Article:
I ususally don't run into this problem because I work at an 80 bed hospital where you know everyone. So, if someone in my family is admitted it is already a well known fact. If someone in the family is admitted to one of the larger facilities in the "big" city near us, it depends. If I think the family member is getting good care, I won't bring it up, but if I see something WAY out of line you can bet I will speak up and introduce myself. I try not to be a pain in the butt and let the staff do their job. I know that 99% of us are working understaffed, underpaid, and unappreciated. But sometimes things happen that have to be addressed. One thing I do enjoy about working at a small facility is that I know all the docs and that has worked to my advantage in some cases. Interesting topic.
  9. by   LasVegasRN
    I don't identify myself as a nurse. They usually figure it out after I start asking specific questions. IF I get a hint of a condescending attitude, then I directly let them know.
  10. by   canoehead
    I wouldn't tell, but I ask good questions so they know eventually that they need to be thorough. I think announcing it puts everyone on the defensive, they assuming you are judging their care, and I think they assume I will be a demanding *******. I think that a less stressful first meeting is better for everyone.
  11. by   Dr. Kate
    I don't identify myself as a nurse. It dates back to when I was a brand new RN. I ended up hospitalized with what turned out to be a twisted, infarcted parovarian cyst. I was in serious pain (now I'd call it 7-8/10). Those were the days of IM cephalosporin administration (give that 8-9/10 in the butt). After a sleepless night, I got a lecture from the head nurse about how I should have been more considerate (I had accidently hit the wrong button on the TV/call light control in my lovely 4 bed ward during the night.) She wouldn't have said that to any other patient. So, I stopped being a nurse after that.
    The good thing that came from this was I learned early on about pain management (we didn't know the term back then) and that no matter what they do for a living, once they're in the hospital as patient or family member that's their primary role and as a nurse my role is to help them deal with that role not insist they perform their professional role.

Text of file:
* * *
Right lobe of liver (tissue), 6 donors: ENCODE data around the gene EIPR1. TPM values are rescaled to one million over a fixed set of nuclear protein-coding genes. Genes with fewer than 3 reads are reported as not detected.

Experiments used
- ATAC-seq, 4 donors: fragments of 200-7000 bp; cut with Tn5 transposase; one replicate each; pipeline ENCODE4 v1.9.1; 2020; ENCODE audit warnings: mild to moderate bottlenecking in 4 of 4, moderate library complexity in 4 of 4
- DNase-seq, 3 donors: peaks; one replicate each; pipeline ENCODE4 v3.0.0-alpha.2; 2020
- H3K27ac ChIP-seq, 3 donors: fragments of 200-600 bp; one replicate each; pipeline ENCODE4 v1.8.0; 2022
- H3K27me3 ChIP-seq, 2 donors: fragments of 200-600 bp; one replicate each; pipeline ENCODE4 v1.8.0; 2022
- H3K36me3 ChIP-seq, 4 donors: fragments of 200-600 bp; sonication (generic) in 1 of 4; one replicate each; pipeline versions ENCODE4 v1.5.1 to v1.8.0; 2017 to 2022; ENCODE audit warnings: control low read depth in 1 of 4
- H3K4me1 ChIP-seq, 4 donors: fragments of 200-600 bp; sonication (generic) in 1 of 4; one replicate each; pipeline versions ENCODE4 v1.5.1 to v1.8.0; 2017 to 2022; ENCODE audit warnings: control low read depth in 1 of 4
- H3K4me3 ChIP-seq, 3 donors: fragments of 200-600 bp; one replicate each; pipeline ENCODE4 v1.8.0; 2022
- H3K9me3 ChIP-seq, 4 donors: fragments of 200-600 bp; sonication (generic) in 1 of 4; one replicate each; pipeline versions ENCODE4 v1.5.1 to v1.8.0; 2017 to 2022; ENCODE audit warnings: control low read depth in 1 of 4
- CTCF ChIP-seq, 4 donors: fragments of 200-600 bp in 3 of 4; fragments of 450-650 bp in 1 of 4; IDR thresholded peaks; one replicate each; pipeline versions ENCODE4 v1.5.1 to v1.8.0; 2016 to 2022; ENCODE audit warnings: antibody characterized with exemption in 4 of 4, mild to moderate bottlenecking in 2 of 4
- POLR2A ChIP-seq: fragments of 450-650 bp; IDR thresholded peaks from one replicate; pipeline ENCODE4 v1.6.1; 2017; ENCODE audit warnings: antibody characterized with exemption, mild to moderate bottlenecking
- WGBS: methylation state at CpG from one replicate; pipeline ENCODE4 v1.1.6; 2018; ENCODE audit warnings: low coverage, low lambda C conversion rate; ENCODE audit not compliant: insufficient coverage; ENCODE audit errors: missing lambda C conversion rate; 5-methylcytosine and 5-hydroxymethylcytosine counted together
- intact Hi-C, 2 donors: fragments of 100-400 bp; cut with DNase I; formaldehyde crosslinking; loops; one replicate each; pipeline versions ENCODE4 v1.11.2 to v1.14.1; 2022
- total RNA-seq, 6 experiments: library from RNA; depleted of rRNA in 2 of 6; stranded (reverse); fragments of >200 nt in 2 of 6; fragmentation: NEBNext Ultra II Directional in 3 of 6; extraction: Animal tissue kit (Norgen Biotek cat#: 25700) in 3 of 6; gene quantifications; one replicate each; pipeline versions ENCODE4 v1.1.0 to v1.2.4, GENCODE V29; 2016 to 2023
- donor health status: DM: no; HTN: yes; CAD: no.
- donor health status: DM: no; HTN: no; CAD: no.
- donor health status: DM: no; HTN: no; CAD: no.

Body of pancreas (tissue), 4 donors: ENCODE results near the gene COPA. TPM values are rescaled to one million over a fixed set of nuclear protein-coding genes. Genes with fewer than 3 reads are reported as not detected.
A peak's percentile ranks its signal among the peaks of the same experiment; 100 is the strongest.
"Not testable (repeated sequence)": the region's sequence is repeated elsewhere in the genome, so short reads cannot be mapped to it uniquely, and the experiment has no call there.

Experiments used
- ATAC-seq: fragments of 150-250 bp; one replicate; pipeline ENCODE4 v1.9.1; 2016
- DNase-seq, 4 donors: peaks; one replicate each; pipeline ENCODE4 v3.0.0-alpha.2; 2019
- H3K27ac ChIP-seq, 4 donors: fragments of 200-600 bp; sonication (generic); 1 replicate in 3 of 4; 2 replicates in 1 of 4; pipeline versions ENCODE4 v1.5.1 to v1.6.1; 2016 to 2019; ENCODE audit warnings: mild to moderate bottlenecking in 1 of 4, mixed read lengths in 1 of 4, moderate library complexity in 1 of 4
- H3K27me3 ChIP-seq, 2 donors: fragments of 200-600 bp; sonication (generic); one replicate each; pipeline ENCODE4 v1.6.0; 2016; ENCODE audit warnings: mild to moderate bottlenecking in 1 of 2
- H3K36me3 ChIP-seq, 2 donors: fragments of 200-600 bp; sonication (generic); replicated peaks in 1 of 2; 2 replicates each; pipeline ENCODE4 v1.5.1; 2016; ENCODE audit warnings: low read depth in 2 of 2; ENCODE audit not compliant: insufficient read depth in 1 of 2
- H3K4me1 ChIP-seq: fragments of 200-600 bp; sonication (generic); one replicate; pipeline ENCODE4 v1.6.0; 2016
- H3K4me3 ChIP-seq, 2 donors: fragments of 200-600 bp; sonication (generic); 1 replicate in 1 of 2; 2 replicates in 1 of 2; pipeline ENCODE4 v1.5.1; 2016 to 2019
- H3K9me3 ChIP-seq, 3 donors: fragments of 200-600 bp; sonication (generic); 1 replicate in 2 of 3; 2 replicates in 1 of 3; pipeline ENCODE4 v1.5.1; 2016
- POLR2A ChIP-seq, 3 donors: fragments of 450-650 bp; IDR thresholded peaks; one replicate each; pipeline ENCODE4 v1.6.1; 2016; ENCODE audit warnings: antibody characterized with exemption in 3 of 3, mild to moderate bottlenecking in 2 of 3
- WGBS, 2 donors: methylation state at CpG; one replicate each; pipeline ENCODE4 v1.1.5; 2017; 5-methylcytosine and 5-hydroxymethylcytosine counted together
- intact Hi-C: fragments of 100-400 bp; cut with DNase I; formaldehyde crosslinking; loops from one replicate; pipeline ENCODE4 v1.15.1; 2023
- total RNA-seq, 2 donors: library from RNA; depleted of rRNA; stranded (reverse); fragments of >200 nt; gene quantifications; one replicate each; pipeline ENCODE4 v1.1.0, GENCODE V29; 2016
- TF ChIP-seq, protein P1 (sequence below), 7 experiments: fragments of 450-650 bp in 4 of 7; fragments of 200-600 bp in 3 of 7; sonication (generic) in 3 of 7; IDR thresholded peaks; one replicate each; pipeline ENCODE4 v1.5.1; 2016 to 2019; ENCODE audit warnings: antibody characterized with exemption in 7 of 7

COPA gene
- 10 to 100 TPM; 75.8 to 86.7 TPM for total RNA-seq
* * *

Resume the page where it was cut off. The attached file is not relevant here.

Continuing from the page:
12. by   disher
    I get asked if I am a nurse as soon as I say I am latex allergic. Most of the time it is not a problem, but on one occasion an admitting OB nurse told me she HATED having nurses for patients and walked out of the room.. didn't even complete my admission history.. didn't give me a name band just walked out in a huff. Fortunately she sent another nurse who was comfortable with nurse patients and was a good labour coach.
  13. by   Brownms46
    No..I don't idenify myself as a nurse. But it's not hard for someone to find out soon as you open your mouth and start asking questions. Also when I go to an MD's office...the first thing you do is fill out a questionaire, that states what you do for a living. And in the hospital...your admit sheet does the same thing. I had surgery, and the staff knew I was a nurse, without me ever saying a word about it!

    Now when I went to the ER with my son..., and ended up there for CP..I had worked all over that hospital, so they knew me! I must say my treatment has always been excellent...except for once at Virginia Mason in Seattle, WA!! Never want to go there again...EVER!!!